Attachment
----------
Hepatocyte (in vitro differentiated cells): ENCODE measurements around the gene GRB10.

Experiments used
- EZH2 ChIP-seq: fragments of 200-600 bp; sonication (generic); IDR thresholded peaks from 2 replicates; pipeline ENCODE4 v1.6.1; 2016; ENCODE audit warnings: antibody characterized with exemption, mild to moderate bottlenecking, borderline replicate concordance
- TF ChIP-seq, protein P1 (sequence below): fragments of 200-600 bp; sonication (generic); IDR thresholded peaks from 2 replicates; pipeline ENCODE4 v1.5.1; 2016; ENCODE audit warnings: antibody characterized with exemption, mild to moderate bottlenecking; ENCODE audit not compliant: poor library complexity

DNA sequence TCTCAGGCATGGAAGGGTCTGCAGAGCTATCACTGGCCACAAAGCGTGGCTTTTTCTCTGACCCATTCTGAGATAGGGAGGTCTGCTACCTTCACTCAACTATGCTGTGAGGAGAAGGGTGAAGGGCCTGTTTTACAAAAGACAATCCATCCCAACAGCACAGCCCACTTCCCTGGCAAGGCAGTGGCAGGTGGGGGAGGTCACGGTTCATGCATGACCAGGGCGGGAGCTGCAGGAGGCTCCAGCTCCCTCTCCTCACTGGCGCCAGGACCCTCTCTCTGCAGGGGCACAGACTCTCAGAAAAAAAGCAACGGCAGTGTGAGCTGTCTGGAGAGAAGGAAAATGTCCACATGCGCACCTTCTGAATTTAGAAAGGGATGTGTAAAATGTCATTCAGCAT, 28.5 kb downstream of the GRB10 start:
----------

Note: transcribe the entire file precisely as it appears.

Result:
Hepatocyte (in vitro differentiated cells): ENCODE measurements around the gene GRB10.

Experiments used
- EZH2 ChIP-seq: fragments of 200-600 bp; sonication (generic); IDR thresholded peaks from 2 replicates; pipeline ENCODE4 v1.6.1; 2016; ENCODE audit warnings: antibody characterized with exemption, mild to moderate bottlenecking, borderline replicate concordance
- TF ChIP-seq, protein P1 (sequence below): fragments of 200-600 bp; sonication (generic); IDR thresholded peaks from 2 replicates; pipeline ENCODE4 v1.5.1; 2016; ENCODE audit warnings: antibody characterized with exemption, mild to moderate bottlenecking; ENCODE audit not compliant: poor library complexity

DNA sequence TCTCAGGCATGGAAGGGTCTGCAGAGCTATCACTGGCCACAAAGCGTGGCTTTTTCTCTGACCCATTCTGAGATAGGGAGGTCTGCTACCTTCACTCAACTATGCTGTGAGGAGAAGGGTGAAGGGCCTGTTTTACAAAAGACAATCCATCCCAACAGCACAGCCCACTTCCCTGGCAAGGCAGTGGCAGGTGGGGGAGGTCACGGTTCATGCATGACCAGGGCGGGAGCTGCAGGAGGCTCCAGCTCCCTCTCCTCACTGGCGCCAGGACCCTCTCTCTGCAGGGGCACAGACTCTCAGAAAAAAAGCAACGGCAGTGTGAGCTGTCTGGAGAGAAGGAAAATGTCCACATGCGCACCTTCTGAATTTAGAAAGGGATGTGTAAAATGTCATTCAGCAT, 28.5 kb downstream of the GRB10 start: